"It’s hard. It’s hard to see. It’s hard to believe it. [Bleep] it. We have to [bleeping] play harder every single day. We need to try to do better."

The Phillies were out of this one early as rookie right-hander Nick Pivetta had trouble throwing strikes and was racked for six runs in 2 2/3 innings. He allowed 12 base runners on seven hits and five walks.

It's tough to start climbing out of a hole on a day when your starting pitcher doesn’t give you much of a chance, but Galvis would like to see a little more fight, nonetheless.

"The effort has to be more than we have right now if we want to win," he said. "I think we have to do a little bit more — if we want to win."

Sometimes it almost seems as if losing is becoming habit to this team. 

"We’re losing, we’re losing, we’re losing and I don’t see any change so far," Galvis said. "If you get used to it, we’re [bleeped]. We have to have a different mentality every time we come here. We have to try to win. We have to try to fight for nine innings and 27 outs."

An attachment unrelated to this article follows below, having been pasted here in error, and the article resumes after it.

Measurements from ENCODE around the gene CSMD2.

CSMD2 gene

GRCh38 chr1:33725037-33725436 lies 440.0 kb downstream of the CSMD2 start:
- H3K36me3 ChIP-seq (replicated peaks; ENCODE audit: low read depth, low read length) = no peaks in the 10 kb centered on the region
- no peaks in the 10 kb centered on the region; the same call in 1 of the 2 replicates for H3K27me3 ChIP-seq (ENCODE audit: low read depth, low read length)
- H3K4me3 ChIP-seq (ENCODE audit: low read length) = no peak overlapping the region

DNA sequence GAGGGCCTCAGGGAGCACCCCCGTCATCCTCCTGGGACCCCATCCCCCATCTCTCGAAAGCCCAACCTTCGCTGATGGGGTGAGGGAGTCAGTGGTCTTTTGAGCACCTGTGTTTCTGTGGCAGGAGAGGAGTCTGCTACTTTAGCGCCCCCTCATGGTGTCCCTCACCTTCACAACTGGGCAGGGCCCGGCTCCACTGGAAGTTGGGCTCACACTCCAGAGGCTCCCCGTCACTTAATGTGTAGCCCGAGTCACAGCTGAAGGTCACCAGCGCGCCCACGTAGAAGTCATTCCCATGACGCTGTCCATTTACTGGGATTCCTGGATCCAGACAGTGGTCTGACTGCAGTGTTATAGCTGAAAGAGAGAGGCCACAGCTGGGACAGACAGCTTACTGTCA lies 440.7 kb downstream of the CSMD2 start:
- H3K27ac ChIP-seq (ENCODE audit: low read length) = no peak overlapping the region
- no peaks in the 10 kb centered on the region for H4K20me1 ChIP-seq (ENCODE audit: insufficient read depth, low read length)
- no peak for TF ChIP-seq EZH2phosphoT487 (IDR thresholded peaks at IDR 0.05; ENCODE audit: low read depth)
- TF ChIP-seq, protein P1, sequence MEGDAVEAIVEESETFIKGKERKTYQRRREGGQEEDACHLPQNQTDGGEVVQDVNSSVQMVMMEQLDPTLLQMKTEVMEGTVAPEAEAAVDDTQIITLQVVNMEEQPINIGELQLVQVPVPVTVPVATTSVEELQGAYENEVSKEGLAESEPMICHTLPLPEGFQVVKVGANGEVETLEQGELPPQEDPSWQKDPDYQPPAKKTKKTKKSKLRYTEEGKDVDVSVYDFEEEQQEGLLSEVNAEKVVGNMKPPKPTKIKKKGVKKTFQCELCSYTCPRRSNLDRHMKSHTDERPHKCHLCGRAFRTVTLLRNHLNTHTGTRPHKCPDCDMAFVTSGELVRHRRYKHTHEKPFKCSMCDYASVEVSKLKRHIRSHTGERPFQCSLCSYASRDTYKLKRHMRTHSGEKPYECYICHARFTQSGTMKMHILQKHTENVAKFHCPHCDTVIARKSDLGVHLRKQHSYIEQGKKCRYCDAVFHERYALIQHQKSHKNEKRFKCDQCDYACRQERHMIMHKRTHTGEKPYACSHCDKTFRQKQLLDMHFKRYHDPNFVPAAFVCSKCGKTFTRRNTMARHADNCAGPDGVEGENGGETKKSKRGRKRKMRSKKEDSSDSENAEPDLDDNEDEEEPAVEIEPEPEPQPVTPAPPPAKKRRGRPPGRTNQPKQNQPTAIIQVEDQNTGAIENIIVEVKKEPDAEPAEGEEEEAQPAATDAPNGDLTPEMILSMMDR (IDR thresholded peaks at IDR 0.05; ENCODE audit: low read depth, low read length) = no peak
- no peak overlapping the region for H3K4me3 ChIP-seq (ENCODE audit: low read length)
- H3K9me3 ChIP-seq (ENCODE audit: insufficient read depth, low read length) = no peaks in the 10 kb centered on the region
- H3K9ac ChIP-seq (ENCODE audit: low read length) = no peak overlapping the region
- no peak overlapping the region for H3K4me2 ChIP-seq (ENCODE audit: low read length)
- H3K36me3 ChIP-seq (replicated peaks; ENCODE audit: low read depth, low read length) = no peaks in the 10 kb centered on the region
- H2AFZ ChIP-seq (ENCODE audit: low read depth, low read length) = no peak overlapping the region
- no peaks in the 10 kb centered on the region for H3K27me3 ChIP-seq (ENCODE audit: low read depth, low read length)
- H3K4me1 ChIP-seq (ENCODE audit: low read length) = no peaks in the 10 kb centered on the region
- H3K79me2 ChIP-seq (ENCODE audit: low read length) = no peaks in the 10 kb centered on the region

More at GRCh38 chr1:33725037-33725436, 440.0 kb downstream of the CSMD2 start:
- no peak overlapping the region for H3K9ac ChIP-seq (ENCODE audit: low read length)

Entering the season, some hopeful hearts thought the Phillies could make a run at .500, a 10-game improvement on last season's 71-win season. But 75 games into this season, the Phils are on pace for just 52 wins.

Phillies management was always reluctant to put a number on how many wins it thought this team could deliver. That's standard operating procedure because rebuilds are unpredictable. But management has never been shy in pointing out that the Phillies are a club building for a better day and expectations were never high for this club. Could it be that the players are simply playing down to expectations?